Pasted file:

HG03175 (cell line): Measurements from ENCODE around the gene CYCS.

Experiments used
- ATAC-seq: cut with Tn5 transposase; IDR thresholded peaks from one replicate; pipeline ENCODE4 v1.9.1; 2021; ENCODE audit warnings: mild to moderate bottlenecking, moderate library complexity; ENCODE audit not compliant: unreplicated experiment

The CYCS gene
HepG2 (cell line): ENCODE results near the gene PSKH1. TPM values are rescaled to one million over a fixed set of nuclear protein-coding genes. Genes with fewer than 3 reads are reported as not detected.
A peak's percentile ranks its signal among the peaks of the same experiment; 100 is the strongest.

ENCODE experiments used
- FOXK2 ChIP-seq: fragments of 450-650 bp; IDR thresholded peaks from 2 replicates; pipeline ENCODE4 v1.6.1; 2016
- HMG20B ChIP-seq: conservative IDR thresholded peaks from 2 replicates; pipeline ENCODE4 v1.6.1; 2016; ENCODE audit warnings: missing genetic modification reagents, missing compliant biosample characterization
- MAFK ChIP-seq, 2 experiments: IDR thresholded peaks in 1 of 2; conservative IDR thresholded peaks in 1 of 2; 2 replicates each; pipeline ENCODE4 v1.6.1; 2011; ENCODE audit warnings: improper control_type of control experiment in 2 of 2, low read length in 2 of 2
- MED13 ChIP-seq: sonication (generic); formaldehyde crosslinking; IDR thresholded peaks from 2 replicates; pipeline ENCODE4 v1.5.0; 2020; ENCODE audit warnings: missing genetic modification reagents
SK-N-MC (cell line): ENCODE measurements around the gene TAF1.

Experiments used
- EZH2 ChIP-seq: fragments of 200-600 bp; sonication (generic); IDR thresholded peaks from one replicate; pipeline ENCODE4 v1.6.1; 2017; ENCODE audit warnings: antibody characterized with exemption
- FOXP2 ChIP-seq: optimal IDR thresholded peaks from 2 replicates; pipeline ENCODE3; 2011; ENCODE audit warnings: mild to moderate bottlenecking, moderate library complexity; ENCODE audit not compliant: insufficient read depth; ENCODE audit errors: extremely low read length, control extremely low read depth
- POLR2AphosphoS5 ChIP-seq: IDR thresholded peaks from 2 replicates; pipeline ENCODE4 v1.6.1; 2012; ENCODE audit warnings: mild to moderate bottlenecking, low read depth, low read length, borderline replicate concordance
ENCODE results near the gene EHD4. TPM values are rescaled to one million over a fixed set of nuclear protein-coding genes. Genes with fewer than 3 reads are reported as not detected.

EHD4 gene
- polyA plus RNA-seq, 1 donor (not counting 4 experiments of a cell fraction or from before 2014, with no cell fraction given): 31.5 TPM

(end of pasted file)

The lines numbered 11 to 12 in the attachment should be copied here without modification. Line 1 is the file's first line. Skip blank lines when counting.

- MED13 ChIP-seq: sonication (generic); formaldehyde crosslinking; IDR thresholded peaks from 2 replicates; pipeline ENCODE4 v1.5.0; 2020; ENCODE audit warnings: missing genetic modification reagents
SK-N-MC (cell line): ENCODE measurements around the gene TAF1.